Show Me the Money! (Or at Least Don’t Make ME Pay)

Our topic at the SFF Seven this week is Lit Cons, Fan Cons, Comics Cons: What’s Best For You?

I imagine there will be a variety of replies to this topic – and maybe someone will take on defining each – but I’m taking a bit of a slant and talking about the stance I’ve taken on conventions in general. Come on over to find out more. 

 

Selfies, Praise, and Road Trips

I’m still digging out and organizing photos from the RWA National Conference. But here’s me with my agent, the lovely Sarah Younger. Along with her many savvy business skills, she sports an excellent selfie game. 

While I was away at conference, Heroes & Heartbreakers ran a post of mine on the Language of Praise. This is a topic I’ve been mulling for some time, and discussing with people like the thoughtful and insightful Campbell award finalist Kelly Robson. I’d love for you all to check out the article and give me feedback. I’m working up a couple of follow-up segments with specific ideas, so I’m all ears!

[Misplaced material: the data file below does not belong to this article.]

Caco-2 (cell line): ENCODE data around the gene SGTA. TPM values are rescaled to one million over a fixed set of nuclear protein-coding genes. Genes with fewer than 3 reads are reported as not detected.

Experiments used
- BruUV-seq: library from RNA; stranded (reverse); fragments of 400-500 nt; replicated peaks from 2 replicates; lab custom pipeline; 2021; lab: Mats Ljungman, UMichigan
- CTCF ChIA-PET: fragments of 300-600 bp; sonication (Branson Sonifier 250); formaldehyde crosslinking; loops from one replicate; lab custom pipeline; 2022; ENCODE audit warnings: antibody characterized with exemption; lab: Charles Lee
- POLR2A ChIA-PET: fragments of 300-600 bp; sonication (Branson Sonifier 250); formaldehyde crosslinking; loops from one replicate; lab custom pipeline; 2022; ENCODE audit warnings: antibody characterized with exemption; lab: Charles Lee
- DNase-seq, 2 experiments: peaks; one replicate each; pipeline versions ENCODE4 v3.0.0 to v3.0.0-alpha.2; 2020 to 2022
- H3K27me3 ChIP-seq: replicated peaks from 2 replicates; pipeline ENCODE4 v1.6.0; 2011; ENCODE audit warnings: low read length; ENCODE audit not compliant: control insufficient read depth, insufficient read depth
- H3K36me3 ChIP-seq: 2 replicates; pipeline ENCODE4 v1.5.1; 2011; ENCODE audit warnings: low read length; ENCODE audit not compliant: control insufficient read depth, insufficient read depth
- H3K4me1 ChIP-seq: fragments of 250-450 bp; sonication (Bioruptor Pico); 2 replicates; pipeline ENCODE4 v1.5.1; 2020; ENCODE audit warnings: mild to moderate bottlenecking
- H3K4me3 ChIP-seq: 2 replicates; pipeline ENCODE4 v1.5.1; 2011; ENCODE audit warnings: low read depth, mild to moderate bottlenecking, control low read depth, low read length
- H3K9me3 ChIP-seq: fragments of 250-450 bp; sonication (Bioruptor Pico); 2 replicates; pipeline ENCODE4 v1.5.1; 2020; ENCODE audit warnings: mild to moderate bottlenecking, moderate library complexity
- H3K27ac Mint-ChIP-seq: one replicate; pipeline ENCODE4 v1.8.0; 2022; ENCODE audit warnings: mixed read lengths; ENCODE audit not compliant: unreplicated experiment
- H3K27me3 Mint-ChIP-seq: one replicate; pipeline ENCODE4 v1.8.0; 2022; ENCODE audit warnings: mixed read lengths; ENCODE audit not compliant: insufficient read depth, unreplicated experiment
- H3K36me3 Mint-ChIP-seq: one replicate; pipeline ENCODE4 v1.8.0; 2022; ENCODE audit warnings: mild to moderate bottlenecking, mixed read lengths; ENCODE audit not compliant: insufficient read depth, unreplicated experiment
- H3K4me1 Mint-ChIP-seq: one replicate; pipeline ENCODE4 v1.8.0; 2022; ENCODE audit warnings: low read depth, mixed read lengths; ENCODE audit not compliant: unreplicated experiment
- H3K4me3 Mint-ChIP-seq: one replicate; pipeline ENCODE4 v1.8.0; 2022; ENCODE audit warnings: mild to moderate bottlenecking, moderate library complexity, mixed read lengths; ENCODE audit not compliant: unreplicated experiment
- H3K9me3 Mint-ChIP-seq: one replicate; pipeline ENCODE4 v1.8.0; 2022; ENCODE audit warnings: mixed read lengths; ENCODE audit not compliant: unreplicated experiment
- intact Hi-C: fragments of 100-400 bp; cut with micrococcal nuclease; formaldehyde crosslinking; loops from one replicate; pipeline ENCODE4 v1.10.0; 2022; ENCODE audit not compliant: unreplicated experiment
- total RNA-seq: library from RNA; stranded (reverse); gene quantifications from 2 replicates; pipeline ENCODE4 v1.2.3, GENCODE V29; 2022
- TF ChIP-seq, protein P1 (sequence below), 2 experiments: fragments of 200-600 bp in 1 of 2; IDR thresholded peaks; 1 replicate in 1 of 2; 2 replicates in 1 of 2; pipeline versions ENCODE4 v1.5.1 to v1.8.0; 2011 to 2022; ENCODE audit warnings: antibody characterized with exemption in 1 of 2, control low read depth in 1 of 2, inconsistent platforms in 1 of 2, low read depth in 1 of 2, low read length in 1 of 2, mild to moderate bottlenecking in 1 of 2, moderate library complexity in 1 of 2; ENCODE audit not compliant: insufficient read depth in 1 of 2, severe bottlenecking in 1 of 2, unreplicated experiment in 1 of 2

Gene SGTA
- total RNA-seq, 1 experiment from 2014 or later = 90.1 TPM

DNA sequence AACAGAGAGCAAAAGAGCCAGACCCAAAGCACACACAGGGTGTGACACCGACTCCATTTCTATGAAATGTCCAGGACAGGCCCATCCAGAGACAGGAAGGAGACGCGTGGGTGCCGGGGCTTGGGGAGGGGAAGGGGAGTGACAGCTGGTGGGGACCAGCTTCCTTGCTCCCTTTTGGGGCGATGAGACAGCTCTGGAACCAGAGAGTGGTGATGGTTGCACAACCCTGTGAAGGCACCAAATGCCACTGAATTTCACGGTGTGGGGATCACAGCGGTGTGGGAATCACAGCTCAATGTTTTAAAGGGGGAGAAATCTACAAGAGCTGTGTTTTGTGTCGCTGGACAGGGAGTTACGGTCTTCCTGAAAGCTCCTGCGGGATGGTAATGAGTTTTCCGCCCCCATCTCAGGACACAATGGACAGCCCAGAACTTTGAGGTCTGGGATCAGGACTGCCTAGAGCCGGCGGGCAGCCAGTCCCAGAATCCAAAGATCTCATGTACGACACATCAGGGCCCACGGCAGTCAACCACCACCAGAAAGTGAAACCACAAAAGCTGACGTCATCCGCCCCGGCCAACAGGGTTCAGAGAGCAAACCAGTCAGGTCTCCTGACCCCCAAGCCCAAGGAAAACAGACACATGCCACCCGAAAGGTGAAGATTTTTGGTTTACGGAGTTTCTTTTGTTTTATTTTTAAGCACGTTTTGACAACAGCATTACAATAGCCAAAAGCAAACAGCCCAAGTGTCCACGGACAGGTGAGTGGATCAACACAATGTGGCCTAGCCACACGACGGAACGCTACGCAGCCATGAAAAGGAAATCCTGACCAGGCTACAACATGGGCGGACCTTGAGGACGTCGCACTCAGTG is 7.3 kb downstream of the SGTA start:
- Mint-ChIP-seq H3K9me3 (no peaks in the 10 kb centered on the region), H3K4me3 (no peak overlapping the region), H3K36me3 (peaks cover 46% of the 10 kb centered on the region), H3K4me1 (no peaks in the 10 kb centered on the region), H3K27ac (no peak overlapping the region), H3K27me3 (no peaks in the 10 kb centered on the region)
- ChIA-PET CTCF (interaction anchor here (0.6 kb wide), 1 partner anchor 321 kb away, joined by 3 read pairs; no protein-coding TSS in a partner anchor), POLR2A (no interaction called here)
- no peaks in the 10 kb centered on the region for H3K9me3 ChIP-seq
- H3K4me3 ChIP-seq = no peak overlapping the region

(I found it really hard – read: impossible – to comment on the article myself because Captcha wouldn’t let me through. If the same happens to you, please comment here!)

I’ve finished revisions on THE SHIFT OF THE TIDE, and it’s off to the copy editor. I’m really happy with how the story turned out. I feel a little superstitious saying that, but some stories worm their way into your heart more than others. Marskal and Zynda’s tale did that for me and I’m stepping out of their world again with some regret.